Kusatsu Onsen, Gunma Prefecture.
Kusatsu Onsen, Gunma Prefecture

Don't miss the Yumomi Dance inside the Netsu-no-Yu Bathhouse. This special performance sees dancers singing Japanese folk songs, while dancing around the hot spring baths with long wooden planks. During this performance the water is cooled down using the planks as paddles. Certain people from the audience are selected to participate, so be ready to dance! Performance times are shown outside Netsu-no-Yu Bathhouse (500 yen).

Kusatsu Onsen holds the record for the largest volume of spring water of any hot spring in Japan and has been drawing visitors to its healing waters since the Edo period. It is estimated that over 32,000 liters of spring water are released every minute, which adds up to almost 18 and a half Olympic swimming poolfuls of hot water every day.

Kusatsu Onsen, Gunma Prefecture.
Kusatsu Onsen, Gunma Prefecture

Kusatsu Onsen holds the record for the largest volume of spring water of any hot spring in Japan and has been drawing visitors to its healing waters since the Edo period. It is estimated that over 32,000 liters of spring water are released every minute,which adds up to almost 18 and a half Olympic swimming poolfuls of hot water every day.

The chemical make-up of the water at Kusatsu Onsen includes sulfur, iron, alum, aluminum sulfate, chloride and arsenic - all, of course, in quantities well below those harmful to human health (but under no circumstances to be ingested!) The water temperatures ranging from 60 to 67 degrees Centigrade. These chemical elements are anti-bacterial, so the water is held to help mitigate a number of ailments including arthritis, diabetes, fatigue, hardening of the arteries, high blood pressure, burns and muscular disorders.

Kusatsu Onsen, Gunma Prefecture.
Kusatsu Onsen, Gunma Prefecture

The "slow" shinkansen stops at Iiyama (Nagano), Joetsumyoko (Niigata), Itoigawa (Niigata) and Kurobe-Unazukionsen (Toyama). We are now in Japan's "Snow Country," and from Iiyama there is easy access to the Nozawa Onsen Snow Resort.

The Joetsumyoko area is famous for its snow, sake and salmon while Itoigawa is where the Japan Alps meet the sea. Itoigawa Global Geopark is an outstanding area of natural beauty famous for its pebble beaches and deposits of jade.

Kurobe-Unazukionsen gives access to one of Japan's most scenic places - the Kurobe Gorge, a deep ravine in the Northern Japan Alps famous for its fall colors. Ride the 20km (12-mile)-long Kurobe Gorge Railway, built for the construction of the towering Kurobe Dam (Japan's highest dam at 186 meters [610 feet]) from Unazuki Onsen to Keyakidaira passing through numerous tunnels and bridges, the latter with spectacular views of the gorge below.

Itoigawa Onsen, Niigata Prefecture.
Itoigawa Onsen, Niigata Prefecture

Niigata - Itoigawa

Next stop on the slower Hokuriku Shinkansen is Itoigawa, a small city on the Sea of Japan known for its geological heritage. In recognition of the area's geological wonders, Itoigawa became the first member of the Japanese Geoparks Network and is also a part of the Global Geoparks Network.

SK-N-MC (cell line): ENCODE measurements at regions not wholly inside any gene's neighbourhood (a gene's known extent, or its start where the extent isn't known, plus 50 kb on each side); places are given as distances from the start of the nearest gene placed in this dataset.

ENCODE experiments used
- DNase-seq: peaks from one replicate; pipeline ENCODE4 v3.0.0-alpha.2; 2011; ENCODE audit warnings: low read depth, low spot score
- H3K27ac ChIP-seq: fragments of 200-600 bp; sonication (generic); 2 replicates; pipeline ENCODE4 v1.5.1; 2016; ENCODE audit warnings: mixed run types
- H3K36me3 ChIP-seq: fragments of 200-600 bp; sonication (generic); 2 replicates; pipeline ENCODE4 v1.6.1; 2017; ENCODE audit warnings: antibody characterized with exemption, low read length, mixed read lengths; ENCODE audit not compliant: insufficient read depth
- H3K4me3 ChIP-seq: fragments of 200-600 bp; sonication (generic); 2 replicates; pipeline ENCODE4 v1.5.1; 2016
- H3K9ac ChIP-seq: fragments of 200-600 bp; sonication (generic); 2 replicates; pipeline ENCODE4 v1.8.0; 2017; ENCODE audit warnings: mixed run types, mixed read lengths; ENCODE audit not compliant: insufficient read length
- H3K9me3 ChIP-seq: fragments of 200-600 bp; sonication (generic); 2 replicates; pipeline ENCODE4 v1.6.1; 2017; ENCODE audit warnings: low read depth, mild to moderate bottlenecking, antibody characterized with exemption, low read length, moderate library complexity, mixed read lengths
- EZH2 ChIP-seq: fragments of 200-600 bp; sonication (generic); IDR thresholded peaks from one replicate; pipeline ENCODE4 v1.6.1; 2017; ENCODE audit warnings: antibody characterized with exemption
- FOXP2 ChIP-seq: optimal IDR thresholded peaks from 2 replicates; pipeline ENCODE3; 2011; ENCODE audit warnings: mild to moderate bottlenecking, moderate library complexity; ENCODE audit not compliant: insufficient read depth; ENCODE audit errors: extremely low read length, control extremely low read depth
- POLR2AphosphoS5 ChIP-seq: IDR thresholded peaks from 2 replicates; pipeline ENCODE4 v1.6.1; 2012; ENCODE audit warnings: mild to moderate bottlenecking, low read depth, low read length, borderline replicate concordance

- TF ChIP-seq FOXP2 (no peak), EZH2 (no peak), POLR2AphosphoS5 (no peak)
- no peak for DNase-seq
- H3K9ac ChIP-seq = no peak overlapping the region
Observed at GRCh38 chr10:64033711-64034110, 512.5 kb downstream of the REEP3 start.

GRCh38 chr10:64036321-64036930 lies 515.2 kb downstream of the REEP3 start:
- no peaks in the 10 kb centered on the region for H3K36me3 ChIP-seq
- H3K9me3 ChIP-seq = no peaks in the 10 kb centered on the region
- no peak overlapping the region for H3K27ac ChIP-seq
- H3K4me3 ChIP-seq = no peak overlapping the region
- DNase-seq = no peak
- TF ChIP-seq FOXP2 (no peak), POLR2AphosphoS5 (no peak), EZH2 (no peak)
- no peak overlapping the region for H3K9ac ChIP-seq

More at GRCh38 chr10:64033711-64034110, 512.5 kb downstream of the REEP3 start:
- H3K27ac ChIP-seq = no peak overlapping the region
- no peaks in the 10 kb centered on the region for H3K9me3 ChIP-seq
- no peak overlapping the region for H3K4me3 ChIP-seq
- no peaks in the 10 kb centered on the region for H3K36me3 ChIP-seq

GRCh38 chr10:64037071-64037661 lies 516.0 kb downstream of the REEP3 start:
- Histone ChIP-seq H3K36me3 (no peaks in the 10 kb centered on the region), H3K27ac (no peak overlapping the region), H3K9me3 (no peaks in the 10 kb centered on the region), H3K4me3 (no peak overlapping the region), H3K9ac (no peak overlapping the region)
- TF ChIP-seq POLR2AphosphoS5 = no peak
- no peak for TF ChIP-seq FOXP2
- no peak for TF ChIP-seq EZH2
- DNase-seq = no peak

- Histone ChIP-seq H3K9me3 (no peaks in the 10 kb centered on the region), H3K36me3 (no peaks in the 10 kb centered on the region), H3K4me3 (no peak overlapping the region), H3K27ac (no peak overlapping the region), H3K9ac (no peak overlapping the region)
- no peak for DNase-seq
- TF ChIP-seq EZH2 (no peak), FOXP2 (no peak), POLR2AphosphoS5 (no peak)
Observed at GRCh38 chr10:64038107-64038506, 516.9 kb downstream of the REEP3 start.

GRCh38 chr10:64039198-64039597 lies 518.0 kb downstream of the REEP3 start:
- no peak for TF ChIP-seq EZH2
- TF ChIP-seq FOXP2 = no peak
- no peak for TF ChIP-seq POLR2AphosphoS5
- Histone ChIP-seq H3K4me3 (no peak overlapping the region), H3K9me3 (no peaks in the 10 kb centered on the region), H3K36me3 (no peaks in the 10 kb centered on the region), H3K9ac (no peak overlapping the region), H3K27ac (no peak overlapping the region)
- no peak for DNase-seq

The 1,188 meter-tall Mt. Myojo, is one such feature formed from these ancient coral reefs and contains a number of marine fossils. The 450 meter limestone rock face is popular with rock climbers from Japan and overseas.

The nearby Takanami-no-ike Pond has views of Mt. Myojo and legend has it that the mountain lake, at an altitude of 540 meters is inhabited by a huge fish called "Namitaro".

Takaname-no-ike Pond.
Takaname-no-ike Pond, Niigata

The area as a whole rises from sea level along the coast up to 2,766 meters at the top of Mount Korenge. Renge Onsen, at an elevation of 1,475 meters, has a number of outside baths set in a natural mountain environment with fantastic views of the surrounding peaks. Here hot water bubbles to the surface of the mountain accompanied by billowing clouds of steam.

Itoigawa is also known for its jade which has become a symbol of this area of Japan. The Kotakigawa Gorge at the foot of Mt. Myojo is home to considerable deposits of this precious stone. Other materials that have been extracted from the mineral-rich area include coal at the Kotaki Coal Mine and gold at Hashidate Goldmine. Back in the Edo period Itoigawa was the start of the "Salt Road" that transported sea salt from the Japan Sea coast to Edo (present-day Tokyo).

Hisui-en Garden, Itoigawa, Niigata Prefecture.
Hisui-en Garden, Itoigawa, Niigata Prefecture

Jade is also a theme in the beautiful Hisui-en Garden, where jadeite rocks have been used throughout this modern Japanese garden, which also uses the surrounding mountains for "borrowed scenery." Hisui-en, which opened in 1978, covers an area of 17,000 square meters with three waterfalls, a pine grove, a pond, and a large number of stones and boulders containing jade. Visitors can relax and enjoy a snack in the garden on a jade table, while taking in the views of the garden and surrounding mountains.

Close by is the Gyokusui-en Garden which opened in 1981 and is another beautiful strolling garden. An 8 meter statue of Kannon in natural stone stands at the entrance.

Virtually next door is the impressive Tanimura Art Museum, designed by architect Togo Murano, which exhibits 10 exquisite Buddhist statues by Sawada Seiko.

All three facilities: Hisui-en, Guokusui-en and the Tanimura Art Gallery can be entered on a combined ticket and are a short walk south from Itoigawa Station.

Toyama - Gokayama

Zuiryuji Temple, Takaoka, Toyama.
Zuiryuji, Takaoka, Toyama Prefecture

From Toyama ride one stop on the Hokuriku Shinkansen to Shin-Takaoka Station within easy reach of the superb Zuiryuji Temple - a large, very stately Edo period Soto Zen temple known for its long, wooden corridors which are unique among Japanese temple architecture.